Royal Mail (LSE:RG) may have recovered from the lows plumbed in the wake of June’s Brexit decision. But the courier still deals at a 5% discount to levels seen before the results were announced on that infamous Friday morning.

By comparison, the FTSE 100 (INDEXFTSE: UKX) has steamed higher following initial weakness, rising 8% since the referendum and coming within a hair’s breadth of 7,000 points. But I believe this vast gap between the two performances is hard to justify.

Sure, Royal Mail may not have the huge geographical spread of many of its blue chip peers. But I believe parcel levels should remain broadly robust looking ahead, even if consumer spending power takes a hit in the post-EU landscape, with retailers likely to take the brunt through massive discounting in a bid to maintain volumes.

Besides, Britain’s oldest courier has overseas operations of its own to help take the sting out of operational difficulties at home. Royal Mail’s pan-European GLS division — although responsible for just a fifth of group sales at present — continues to grow at a terrific rate, and both revenues and volumes here shot 13% higher during April-June.

While Royal Mail isn’t without its risks, I believe a forward P/E ratio of 12.5 times — far below the FTSE 100 average of 15 times — makes the parcels play a highly-attractive stock for value seekers. And a 4.4% dividend yield for the current fiscal year seals the investment case, in my opinion.

Cement a fortune

Like Royal Mail, housebuilding play Taylor Wimpey (LSE: TW) has also witnessed a massive divergence between its own share price and those of its big-cap rivals since the UK’s decision to eject itself from the European Union.

The construction colossus has seen its value crash 17% since the vote, and recent evidence suggests that some investor caution is warranted. Mid-week data from Halifax showed British home prices rose 0.7% in the three months to August, the lowest quarterly rise since late 2014.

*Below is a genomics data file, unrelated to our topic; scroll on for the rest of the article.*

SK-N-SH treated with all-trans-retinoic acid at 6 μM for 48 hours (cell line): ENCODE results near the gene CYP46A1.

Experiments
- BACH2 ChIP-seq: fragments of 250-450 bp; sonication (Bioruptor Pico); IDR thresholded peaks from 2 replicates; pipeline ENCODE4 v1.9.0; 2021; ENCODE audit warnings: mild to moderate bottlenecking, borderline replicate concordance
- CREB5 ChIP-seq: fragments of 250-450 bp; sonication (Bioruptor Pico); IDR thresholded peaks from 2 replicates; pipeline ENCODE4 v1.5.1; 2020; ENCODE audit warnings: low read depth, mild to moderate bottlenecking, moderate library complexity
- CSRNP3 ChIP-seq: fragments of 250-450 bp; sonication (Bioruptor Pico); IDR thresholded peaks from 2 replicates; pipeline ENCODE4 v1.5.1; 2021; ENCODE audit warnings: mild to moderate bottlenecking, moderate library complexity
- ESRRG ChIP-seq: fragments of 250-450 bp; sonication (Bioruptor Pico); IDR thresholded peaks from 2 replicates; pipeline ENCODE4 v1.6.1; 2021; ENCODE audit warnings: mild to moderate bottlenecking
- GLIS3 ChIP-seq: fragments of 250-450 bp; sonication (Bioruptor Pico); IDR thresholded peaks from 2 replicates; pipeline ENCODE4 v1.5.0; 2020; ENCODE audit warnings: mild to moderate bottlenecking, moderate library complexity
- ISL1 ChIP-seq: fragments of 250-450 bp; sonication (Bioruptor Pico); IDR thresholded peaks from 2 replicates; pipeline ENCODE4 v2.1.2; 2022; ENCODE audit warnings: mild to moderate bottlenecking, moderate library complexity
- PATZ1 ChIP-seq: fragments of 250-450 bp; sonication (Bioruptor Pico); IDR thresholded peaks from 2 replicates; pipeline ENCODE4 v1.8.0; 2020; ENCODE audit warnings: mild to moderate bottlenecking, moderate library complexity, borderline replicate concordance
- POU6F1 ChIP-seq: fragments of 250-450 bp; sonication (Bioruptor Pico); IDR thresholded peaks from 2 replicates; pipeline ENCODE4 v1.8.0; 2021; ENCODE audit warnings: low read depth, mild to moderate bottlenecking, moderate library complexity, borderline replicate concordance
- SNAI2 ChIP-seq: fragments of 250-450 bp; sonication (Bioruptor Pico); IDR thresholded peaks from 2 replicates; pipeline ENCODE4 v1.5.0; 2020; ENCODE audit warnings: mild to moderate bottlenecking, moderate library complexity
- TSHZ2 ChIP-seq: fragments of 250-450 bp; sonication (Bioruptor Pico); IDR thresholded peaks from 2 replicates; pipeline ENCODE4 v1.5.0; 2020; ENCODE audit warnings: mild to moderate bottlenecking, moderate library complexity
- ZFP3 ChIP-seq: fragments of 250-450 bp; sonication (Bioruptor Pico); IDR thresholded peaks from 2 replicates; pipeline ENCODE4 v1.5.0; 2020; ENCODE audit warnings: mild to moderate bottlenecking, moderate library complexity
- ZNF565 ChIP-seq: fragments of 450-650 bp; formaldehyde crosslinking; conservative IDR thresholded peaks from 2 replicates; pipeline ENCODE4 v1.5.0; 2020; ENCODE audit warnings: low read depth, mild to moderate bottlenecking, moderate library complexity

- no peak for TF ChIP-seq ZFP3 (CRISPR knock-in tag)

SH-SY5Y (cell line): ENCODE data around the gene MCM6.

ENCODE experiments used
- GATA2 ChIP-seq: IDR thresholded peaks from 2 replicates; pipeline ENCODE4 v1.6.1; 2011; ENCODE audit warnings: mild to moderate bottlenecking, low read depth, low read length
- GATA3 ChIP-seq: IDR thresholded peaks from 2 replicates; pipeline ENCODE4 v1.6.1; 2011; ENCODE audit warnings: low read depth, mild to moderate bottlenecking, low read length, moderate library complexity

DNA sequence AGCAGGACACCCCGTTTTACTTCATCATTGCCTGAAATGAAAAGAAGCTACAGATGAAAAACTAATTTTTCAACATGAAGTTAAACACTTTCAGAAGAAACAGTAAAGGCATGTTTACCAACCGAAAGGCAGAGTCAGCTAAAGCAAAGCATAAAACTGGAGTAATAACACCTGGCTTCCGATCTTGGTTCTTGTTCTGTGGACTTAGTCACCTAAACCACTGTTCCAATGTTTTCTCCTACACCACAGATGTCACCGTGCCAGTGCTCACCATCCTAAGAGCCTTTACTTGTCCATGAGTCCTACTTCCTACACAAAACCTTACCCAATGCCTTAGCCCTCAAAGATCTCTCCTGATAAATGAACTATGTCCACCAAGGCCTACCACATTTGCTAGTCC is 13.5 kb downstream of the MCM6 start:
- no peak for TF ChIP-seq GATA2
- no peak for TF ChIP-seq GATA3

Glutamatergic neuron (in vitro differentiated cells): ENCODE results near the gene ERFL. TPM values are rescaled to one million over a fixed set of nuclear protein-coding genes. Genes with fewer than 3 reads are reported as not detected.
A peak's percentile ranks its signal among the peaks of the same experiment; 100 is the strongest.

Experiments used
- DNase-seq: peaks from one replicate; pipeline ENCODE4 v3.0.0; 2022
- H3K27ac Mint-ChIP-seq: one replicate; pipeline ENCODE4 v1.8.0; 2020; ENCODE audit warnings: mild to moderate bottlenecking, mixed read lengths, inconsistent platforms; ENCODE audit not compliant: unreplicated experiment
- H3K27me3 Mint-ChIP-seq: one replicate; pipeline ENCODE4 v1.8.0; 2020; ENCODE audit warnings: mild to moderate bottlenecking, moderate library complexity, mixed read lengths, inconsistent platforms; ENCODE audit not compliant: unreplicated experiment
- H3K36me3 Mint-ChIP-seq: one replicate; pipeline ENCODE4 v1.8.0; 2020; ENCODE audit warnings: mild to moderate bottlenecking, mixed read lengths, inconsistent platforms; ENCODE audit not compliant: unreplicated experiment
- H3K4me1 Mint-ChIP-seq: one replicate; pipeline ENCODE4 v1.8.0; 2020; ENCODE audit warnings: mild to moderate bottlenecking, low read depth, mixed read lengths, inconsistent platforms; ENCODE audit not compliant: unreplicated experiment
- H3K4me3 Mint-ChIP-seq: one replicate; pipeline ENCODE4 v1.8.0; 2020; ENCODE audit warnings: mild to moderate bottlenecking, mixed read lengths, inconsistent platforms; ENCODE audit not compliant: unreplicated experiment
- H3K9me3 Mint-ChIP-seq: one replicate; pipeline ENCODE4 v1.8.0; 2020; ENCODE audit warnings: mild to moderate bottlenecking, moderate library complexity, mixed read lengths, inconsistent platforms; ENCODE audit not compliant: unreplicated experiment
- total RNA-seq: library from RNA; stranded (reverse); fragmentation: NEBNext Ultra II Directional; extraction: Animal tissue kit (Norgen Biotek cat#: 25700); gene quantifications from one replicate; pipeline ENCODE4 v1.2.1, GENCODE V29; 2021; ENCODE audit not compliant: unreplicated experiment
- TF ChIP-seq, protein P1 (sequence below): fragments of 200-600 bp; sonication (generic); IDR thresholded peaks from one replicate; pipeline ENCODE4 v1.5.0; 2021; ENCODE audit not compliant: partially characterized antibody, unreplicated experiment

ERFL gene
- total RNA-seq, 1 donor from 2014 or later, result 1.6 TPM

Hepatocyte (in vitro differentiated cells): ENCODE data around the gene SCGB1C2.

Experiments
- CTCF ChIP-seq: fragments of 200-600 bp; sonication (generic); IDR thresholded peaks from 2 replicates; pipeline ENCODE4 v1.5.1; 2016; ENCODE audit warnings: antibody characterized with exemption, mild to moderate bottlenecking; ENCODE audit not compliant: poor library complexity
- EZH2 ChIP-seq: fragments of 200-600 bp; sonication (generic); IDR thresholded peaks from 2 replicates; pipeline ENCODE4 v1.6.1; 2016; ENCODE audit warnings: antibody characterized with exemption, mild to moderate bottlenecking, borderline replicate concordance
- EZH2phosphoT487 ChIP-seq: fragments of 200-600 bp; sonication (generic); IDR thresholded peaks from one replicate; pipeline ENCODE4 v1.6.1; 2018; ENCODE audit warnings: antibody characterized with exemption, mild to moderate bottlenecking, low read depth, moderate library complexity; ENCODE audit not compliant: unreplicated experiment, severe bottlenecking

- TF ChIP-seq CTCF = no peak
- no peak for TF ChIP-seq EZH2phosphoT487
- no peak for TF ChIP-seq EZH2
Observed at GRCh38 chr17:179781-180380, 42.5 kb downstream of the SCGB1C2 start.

But despite the possibility of sales hiccups in the months ahead, I’m convinced that the long-term outlook for the housing sector remains robust given the vast chasm between supply and demand.

Just today Barratt Developments chairman John Allan said that “we remain confident in the strong fundamentals of the housing sector and our business,” noting that “the wider market for new homes remains healthy across Britain, with a long-term undersupply of new homes, strong government support to the sector and a liquid mortgage market.”

Recent share price weakness leaves Taylor Wimpey dealing on an ultra-low P/E ratio of 9.4 times, falling inside the bargain-basement standard of 10 times or below. And the business carries a market-busting 7% dividend yield.

I believe this makes the homebuilder an irresistible stock at the present time, particularly as the firm’s growth outlook for the coming years remains broadly intact.

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Royston Wild has no position in any shares mentioned. The Motley Fool UK has no position in any of the shares mentioned. We Fools don't all hold the same opinions, but we all believe that considering a diverse range of insights makes us better investors.